Syria: Rebel Enclave ‘Cleansed’ and Retaken

Posted June 13th, 2012 at 10:05 am (UTC-5)
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Syrian state television says government forces have retaken control of the rebellious western town of al-Haffeh after a week of heavy fighting that led the United States to warn of a potential massacre.

Wednesday's report said forces loyal to President Bashar al-Assad had restored calm and security in the strategic Sunni Muslim town after they “cleansed it of armed terrorist groups.”

Anti-government rebels said they withdrew from al-Haffeh overnight following intense fighting there and in nearby villages in the coastal mountainous province of Latakia. The Free Syrian Army said it evacuated the wounded along with women and children and described the retreat as a tactical move “to avoid a massacre by regime forces of al-Haffeh's remaining residents.”

Clashes began last week when security forces attempted to capture the town, located near the port city of Latakia and the Turkish border – and used by rebels as a smuggling route for people and supplies. The area is about 30 kilometers from the Assad family's mainly Alawite hometown of Qardaha.

In Moscow, Foreign Minister Sergei Lavrov defended his country's arms sales to Syria, saying Russia was supplying “anti-air defense systems” to Damascus in a deal that “in no way violates international law.” He said this “contrasts with what the United States is doing…which is providing arms to the Syrian opposition that are being used against the Syrian government.”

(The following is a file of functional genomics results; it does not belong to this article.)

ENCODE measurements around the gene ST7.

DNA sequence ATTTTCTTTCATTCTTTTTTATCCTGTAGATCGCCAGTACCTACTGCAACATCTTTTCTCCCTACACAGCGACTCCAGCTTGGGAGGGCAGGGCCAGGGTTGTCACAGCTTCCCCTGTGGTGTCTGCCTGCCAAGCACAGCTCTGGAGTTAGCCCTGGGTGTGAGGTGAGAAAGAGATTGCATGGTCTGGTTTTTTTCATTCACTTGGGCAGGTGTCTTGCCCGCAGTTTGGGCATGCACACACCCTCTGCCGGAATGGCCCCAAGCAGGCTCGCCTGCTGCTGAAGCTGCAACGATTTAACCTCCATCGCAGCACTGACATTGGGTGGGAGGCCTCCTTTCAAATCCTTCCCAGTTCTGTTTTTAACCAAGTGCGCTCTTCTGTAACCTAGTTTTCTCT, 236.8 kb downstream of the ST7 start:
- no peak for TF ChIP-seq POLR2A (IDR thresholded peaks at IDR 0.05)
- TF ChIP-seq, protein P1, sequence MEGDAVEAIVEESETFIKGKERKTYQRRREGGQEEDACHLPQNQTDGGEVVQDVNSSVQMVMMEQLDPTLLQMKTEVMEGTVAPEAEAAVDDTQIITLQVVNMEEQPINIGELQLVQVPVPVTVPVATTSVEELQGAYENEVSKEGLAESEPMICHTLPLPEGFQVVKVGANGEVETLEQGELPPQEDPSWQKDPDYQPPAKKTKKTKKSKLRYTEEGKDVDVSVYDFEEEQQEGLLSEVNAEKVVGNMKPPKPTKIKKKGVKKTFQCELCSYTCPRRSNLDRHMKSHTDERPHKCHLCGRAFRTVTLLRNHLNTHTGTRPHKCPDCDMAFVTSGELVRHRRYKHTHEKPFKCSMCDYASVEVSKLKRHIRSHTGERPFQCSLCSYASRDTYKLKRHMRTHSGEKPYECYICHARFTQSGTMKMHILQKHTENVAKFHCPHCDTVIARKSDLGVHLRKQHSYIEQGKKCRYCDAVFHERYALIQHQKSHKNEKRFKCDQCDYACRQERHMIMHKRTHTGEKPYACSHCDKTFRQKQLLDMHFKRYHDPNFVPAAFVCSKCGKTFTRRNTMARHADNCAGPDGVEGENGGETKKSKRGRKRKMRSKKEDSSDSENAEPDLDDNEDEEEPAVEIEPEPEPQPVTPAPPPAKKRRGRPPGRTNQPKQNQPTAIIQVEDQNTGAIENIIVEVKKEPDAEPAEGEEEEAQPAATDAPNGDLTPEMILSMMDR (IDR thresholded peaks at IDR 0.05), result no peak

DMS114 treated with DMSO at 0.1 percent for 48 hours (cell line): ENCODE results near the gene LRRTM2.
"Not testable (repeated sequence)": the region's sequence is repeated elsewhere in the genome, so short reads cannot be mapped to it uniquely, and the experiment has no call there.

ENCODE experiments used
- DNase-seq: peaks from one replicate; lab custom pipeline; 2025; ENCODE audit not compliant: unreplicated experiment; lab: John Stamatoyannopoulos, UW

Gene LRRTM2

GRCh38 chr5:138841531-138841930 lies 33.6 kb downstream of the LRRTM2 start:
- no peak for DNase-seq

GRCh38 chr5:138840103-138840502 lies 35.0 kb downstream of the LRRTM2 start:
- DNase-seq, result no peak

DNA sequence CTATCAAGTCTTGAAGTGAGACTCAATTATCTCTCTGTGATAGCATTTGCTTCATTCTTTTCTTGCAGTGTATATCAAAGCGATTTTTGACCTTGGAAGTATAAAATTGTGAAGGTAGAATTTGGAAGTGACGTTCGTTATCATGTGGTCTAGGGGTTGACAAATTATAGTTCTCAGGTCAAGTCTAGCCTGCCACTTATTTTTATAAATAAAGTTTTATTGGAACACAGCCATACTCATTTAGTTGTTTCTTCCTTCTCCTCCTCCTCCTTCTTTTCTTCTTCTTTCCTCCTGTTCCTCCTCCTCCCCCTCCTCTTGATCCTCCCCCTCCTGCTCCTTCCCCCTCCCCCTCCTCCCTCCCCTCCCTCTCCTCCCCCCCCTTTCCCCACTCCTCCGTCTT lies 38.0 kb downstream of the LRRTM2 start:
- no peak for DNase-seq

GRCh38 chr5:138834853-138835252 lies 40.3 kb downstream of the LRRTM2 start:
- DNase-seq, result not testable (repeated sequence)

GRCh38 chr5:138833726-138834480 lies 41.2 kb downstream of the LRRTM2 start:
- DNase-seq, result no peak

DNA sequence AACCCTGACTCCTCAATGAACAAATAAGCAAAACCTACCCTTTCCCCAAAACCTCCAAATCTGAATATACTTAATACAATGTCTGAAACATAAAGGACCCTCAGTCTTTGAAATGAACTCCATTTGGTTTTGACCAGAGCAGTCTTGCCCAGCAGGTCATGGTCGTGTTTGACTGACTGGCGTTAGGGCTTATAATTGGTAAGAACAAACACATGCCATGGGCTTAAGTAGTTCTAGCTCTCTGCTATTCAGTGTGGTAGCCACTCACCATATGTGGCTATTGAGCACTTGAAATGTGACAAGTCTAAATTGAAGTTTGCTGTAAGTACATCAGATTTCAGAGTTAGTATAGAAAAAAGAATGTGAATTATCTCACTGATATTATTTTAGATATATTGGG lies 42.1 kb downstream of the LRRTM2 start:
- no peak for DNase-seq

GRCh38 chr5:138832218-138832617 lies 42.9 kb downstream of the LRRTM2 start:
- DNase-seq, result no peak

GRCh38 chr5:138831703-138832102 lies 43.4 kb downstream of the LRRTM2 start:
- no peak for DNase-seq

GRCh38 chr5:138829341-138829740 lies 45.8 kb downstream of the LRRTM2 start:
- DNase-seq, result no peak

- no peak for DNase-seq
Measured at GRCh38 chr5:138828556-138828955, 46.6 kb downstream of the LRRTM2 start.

U.S. Secretary of State Hillary Clinton said Tuesday that Washington is concerned about reports Russia is sending attack helicopters to the Assad government, a longtime Russian ally.

Clinton also rejected Russia's claim that its arms shipments to Syria are unrelated to the uprising, calling it “patently untrue.” She said the U.S. has urged Russia to stop those arms transfers.

The Syrian foreign ministry denounced the U.S. allegation, calling it “blatant interference” in Syrian affairs and saying it “coincided” with an increase in attacks by rebels.

U.N. peacekeeping chief Herve Ladsous said Tuesday that Syria has seen a “massive increase in the level of violence” and is now in an all-out civil war.